Selecting a Commercial Grinder
Your espresso machine may be the cornerstone that your coffee program is built on, but it’s not much use without a grinder. In a commercial setting, pre-ground coffee just won’t cut it. You should be giving just as much consideration to your choice of grinder as you would with your espresso machine. Just like an espresso machine, your espresso grinder needs to be selected to match the expected volume of the application. With that said, here are a few things to look out for as you begin your search for the perfect companion to your espresso machine. For a deeper look at what makes grinders tick, and how to pick one out, be sure to sign up for a free consultation and for access to our entire suite of commercial guides and worksheets.
Burrs: Size, Type, and Material
Burr size, type, and material are extremely important aspects to selecting the right grinder. To ensure that you’ll be able to grind for espresso consistently, quickly, and at high volumes, you’ll want a grinder with a larger set of burrs. Sizes of 70mm or more are common in coffee shop grinders. Aside from size, the type of burrs matter too. Conical burrs are good for limiting heat and controlling things like noise and energy use. On the flipside, flat burrs can retain less grounds and lead to better flavor, but can overheat when met with high volume usage. Finally, materials like hardened steel are strong, but prone to wear. Coatings like titanium are becoming more popular, and can help mitigate issues like wear and tear, with, of course, an increased cost.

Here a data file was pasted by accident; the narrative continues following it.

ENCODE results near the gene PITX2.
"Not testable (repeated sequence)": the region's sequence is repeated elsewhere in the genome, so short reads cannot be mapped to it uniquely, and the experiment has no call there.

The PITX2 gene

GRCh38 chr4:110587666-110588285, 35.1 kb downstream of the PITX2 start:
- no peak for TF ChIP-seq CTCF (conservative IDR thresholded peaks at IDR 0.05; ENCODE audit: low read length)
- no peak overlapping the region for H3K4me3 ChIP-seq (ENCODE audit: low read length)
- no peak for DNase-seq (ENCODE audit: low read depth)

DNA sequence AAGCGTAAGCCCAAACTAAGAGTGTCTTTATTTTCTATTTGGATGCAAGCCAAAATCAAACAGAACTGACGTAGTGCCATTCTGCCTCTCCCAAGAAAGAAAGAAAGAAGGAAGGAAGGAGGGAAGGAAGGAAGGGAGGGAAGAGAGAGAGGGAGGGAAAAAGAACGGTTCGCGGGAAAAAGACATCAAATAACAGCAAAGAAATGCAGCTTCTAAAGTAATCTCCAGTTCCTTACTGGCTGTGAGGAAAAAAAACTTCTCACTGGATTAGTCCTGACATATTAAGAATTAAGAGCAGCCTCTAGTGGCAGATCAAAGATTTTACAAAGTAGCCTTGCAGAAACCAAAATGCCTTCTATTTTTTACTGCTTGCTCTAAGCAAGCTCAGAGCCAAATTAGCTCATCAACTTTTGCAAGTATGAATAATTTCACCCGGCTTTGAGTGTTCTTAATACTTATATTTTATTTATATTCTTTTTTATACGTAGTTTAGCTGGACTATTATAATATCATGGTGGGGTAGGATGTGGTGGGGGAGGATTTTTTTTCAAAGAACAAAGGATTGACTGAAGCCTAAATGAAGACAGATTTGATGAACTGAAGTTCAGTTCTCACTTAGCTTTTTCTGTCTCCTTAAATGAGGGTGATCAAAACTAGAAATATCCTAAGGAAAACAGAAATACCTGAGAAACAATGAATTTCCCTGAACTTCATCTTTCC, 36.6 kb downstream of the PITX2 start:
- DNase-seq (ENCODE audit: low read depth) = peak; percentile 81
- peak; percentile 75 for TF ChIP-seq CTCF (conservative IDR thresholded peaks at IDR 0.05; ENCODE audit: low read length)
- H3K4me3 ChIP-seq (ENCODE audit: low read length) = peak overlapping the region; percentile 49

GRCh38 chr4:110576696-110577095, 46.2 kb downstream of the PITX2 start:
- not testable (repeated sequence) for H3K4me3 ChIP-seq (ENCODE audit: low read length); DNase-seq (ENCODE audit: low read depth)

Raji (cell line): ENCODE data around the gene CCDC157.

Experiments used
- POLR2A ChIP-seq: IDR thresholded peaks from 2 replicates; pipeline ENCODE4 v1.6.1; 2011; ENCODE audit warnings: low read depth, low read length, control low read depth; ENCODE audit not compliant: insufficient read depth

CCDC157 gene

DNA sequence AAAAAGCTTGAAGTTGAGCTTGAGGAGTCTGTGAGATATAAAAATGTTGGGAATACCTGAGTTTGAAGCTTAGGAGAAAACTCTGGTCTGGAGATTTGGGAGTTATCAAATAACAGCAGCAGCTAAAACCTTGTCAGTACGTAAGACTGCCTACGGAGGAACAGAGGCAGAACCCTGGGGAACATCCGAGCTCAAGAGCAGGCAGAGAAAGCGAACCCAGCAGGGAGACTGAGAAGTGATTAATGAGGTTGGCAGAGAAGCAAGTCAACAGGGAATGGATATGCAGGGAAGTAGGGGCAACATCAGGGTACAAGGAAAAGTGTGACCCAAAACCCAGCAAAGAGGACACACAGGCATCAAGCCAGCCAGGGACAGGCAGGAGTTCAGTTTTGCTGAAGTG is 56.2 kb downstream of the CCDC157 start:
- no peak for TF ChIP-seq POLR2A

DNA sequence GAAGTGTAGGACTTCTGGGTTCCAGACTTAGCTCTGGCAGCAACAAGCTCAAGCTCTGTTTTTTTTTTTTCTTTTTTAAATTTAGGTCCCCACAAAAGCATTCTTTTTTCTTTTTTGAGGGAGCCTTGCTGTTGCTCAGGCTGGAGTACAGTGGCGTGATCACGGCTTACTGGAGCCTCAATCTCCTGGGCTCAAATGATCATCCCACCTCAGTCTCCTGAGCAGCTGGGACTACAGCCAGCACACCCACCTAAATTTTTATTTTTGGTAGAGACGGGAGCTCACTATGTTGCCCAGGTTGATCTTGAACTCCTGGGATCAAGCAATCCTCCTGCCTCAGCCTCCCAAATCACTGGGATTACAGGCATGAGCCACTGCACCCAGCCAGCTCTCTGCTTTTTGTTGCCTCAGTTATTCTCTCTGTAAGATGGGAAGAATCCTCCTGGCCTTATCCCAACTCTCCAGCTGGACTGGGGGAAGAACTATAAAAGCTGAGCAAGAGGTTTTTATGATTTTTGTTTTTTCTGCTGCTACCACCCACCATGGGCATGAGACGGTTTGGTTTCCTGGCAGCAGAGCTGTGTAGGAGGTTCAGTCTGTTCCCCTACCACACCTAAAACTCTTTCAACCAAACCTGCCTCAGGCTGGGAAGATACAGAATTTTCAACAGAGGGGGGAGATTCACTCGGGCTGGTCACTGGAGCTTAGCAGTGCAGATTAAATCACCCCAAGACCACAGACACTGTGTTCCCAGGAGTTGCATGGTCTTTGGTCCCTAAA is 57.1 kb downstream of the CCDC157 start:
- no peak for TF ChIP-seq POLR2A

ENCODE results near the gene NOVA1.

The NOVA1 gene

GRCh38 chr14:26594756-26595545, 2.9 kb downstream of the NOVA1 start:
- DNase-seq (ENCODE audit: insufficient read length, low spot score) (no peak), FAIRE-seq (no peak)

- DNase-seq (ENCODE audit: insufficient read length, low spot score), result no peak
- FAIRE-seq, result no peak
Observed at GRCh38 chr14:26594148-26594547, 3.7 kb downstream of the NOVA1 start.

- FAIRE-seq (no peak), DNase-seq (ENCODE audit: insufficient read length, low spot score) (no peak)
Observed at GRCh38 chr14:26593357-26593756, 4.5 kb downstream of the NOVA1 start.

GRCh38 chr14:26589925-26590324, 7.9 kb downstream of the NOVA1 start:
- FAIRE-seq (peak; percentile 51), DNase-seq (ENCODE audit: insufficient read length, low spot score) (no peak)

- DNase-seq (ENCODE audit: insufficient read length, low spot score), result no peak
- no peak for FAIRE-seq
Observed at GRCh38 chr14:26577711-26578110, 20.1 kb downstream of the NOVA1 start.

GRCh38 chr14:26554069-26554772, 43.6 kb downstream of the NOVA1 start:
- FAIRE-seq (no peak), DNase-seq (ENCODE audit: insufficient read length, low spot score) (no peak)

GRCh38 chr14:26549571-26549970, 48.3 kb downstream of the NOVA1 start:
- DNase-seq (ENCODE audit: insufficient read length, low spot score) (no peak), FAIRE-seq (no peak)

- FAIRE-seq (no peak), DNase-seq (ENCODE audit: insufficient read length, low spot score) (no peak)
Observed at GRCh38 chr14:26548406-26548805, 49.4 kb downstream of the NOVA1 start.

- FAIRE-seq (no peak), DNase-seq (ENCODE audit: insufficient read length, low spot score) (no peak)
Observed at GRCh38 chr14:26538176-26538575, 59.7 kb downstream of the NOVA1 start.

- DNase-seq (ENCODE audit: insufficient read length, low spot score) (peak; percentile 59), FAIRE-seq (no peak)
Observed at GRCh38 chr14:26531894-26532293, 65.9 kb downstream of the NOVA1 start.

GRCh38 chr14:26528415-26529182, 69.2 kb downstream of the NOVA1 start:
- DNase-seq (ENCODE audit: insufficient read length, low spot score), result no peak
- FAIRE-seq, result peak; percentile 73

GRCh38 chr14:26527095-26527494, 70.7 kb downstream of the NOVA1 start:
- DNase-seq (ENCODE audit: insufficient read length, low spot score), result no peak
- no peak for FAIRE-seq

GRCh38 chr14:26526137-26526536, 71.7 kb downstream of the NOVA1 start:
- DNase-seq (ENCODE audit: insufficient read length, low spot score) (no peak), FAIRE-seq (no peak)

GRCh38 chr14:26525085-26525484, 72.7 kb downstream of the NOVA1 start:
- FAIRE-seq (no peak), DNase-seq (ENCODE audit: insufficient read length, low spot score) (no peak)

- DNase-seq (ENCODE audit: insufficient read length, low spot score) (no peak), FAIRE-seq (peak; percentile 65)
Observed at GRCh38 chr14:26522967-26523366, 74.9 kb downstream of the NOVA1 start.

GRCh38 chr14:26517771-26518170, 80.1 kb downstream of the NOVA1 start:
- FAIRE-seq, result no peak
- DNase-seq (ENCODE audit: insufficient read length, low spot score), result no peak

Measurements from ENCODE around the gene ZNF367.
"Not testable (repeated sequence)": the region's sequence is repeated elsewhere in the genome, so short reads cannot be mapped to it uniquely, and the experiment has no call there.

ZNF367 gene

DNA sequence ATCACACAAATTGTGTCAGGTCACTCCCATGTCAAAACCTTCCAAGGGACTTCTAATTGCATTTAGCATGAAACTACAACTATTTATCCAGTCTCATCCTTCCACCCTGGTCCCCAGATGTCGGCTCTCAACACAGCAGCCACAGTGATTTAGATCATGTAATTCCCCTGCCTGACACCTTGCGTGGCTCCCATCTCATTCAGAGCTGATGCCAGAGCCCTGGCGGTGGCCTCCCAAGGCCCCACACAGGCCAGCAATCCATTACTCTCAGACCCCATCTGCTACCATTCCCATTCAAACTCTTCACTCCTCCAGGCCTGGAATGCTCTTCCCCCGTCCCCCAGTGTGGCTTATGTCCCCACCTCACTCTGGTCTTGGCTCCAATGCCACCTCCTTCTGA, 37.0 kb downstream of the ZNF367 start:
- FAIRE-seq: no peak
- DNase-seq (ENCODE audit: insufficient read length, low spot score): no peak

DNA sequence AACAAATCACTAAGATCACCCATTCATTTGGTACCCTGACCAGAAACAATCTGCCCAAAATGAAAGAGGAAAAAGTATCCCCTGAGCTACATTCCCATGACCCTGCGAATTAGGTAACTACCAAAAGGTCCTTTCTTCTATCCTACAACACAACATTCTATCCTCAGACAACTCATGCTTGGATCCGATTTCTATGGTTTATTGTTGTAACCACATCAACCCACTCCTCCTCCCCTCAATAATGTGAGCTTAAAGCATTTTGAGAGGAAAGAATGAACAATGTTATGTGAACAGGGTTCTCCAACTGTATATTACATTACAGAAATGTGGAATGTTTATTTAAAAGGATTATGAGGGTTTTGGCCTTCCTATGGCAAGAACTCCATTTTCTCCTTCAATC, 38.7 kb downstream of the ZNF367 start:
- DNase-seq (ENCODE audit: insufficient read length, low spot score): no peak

Size, Footprint, and Power
Also worth considering is the size of your grinder. While you’ll want to make sure your shop can accommodate a serious commercial device, you also need to make sure it fits into your workflow and counter-space. Will it fit nicely next to your espresso machine? How difficult will its placement make it to refill? Will your circuit be able to handle the power draw that it’ll need alongside your espresso machine? All of these elements are important to selecting an espresso grinder.
Primary and Secondary Grinders?
Another thing to consider is whether you want a single grinder to handle espresso and drip coffee, or if you’re going to have multiple grinders for different needs. Different espressos, especially single origins, have to be carefully dialed in depending on the grinder and espresso machine. This can make switching to other grind settings and back tedious and slow. For this reason, you’ll want to consider multiple grinders for different purposes, and possibly even for different coffees depending on what sort of variety you plan to carry.
There are even more things to consider when selecting a grinder, such as motor strength, noise levels, retention, and heat. Some of these elements are dependent on things touched on here, but for an even more in depth look at selecting a grinder for your business, sign up for a free consultation from SCG today. You’ll get access to our consultants as well as a host of articles and worksheets that can help you in all aspects of planning and opening your coffee shop.